AREAS OF FOCUS
Uncovering novel biologic insights for a spectrum of diseases
Since our founding in 2008, we have uncovered novel biological insights underlying several therapeutic areas including retinal disease, cancer and liver and metabolic diseases. We have already advanced several candidates to the clinic and continue to progress myriad research programs.
Our Areas of Focus
The Unmet Need
Age-related macular degeneration, or AMD, is a leading cause of vision loss and blindness in people 65 years of age and over in the US and other industrialized countries. The two advanced stages of the disease are called neovascular (wet) AMD and geographic atrophy, or GA.
GA is a progressive retinal degenerative disease associated with irreversible loss of vision, diminished quality of life and eventual blindness. GA is estimated to impact about 1 million people in the US and over 5 million people worldwide.
In patients with GA, single or multiple areas in the macular region of the retina become atrophic, forming distinct lesions that expand and coalesce over time. Enlargement of these lesions can lead to loss of vision and irreversible blindness. GA is often bilateral, meaning it occurs in both eyes.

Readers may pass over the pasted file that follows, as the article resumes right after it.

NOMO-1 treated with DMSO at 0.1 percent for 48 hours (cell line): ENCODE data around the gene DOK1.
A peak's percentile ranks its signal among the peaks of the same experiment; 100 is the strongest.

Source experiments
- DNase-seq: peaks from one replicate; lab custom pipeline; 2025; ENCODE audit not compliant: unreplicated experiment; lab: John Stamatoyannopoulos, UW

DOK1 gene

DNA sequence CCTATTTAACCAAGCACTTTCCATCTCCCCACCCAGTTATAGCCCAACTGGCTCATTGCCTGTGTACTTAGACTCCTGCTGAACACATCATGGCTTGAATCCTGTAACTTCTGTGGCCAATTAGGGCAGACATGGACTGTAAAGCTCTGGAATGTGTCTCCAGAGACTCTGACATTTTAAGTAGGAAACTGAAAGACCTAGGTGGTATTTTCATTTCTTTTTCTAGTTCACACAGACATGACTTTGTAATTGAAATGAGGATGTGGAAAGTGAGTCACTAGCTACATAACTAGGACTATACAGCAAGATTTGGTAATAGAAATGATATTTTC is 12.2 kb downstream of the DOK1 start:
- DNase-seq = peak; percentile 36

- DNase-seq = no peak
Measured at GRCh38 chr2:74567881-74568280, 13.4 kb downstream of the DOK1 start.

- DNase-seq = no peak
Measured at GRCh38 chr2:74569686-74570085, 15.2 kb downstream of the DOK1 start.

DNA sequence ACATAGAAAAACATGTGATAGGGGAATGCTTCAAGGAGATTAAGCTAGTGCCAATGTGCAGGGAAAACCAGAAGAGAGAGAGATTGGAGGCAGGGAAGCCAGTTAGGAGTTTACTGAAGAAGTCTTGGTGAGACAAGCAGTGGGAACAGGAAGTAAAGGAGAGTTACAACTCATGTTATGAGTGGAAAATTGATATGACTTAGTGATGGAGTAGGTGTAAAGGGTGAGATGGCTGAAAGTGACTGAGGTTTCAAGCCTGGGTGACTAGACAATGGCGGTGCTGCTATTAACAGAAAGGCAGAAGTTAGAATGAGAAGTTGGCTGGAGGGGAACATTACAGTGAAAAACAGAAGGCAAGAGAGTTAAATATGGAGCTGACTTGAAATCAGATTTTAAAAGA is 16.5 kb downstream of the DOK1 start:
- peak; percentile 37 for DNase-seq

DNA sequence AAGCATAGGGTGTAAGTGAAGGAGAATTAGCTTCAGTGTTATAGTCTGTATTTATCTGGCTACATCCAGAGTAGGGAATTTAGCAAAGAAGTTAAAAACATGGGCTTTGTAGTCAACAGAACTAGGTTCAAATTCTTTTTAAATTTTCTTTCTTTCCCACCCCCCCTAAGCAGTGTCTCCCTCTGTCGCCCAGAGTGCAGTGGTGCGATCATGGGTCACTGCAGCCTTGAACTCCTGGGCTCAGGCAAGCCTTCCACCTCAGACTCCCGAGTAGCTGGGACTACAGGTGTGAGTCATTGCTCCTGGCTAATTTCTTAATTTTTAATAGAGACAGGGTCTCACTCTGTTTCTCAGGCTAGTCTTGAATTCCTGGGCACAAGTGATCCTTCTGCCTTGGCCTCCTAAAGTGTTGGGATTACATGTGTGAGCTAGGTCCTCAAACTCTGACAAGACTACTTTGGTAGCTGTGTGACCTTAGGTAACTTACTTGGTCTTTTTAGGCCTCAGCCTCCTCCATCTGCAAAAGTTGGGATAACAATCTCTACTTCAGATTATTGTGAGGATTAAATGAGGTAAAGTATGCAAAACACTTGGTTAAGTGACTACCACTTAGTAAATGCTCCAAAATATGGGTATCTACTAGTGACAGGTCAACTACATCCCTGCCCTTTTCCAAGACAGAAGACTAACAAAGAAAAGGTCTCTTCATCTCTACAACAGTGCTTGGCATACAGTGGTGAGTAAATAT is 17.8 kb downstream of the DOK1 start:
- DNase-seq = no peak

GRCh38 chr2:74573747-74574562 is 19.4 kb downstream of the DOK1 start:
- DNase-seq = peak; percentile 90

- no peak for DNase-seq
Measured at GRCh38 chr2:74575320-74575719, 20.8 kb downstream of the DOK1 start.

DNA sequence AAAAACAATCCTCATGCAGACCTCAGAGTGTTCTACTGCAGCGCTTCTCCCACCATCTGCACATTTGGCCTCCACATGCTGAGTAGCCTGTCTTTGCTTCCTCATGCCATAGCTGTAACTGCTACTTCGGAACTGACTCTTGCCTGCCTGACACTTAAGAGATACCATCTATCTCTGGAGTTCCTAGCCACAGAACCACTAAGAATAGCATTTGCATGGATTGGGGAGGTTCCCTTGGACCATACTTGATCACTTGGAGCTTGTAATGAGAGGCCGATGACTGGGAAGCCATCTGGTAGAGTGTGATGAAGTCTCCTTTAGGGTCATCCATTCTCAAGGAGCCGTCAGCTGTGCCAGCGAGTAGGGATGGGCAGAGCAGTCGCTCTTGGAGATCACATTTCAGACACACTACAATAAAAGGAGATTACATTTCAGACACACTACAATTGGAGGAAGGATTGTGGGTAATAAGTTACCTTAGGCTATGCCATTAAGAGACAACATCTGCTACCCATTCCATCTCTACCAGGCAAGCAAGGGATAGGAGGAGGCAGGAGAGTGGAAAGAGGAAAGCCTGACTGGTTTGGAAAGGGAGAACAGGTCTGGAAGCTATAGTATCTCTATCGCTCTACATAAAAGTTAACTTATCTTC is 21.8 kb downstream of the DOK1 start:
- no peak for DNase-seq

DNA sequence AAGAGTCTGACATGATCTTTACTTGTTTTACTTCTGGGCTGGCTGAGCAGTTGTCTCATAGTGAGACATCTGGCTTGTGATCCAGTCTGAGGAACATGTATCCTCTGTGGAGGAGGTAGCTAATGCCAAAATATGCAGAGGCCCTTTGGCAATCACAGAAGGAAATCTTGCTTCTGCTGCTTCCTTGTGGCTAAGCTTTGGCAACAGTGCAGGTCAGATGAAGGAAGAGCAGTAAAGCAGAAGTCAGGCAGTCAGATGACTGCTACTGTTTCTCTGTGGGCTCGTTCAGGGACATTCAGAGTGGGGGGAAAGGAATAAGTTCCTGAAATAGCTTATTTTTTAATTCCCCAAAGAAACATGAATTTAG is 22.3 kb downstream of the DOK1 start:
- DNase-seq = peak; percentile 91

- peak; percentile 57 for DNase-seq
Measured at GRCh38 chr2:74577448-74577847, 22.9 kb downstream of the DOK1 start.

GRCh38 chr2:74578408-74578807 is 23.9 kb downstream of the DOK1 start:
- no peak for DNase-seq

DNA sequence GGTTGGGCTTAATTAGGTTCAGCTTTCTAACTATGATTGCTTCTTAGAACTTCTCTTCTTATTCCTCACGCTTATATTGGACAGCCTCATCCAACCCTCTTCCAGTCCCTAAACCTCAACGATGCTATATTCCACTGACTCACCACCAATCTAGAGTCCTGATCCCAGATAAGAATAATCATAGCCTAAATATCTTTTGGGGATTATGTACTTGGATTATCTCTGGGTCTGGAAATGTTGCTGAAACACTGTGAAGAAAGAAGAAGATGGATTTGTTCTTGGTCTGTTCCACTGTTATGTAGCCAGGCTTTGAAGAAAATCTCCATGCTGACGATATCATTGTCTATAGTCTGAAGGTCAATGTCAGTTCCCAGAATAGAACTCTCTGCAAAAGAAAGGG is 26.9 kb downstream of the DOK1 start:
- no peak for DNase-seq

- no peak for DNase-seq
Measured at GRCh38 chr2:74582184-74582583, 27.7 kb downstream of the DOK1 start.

While there are approved treatments for wet AMD, there are currently no approved treatments for GA.
Dysregulated activation of the complement system, a key component of the immune system, has been implicated in the onset and progression of GA. NGM621 is a humanized IgG1 monoclonal antibody engineered to potently inhibit activity of complement C3 with the treatment goal of reducing disease progression in patients with GA, and with the potential for every eight week dosing.
We are currently underway with a Phase 2 Catalina study, a multicenter, randomized, double-masked, sham-controlled clinical trial to evaluate the safety and efficacy of intravitreal injections of NGM621 in patients with GA secondary to AMD.
The Unmet Need
Cancer-related cachexia is the uncontrolled wasting of both skeletal muscle and fat that is a common co-morbidity of cancer. Cachexia is associated with increased hospitalization and shortened survival compared to cancer patients who do not exhibit the syndrome. While cachexia can occur in all types of cancer, particularly high incidence rates are observed in pancreatic, gastric, colorectal and esophageal cancers, as well as non-small cell lung cancer.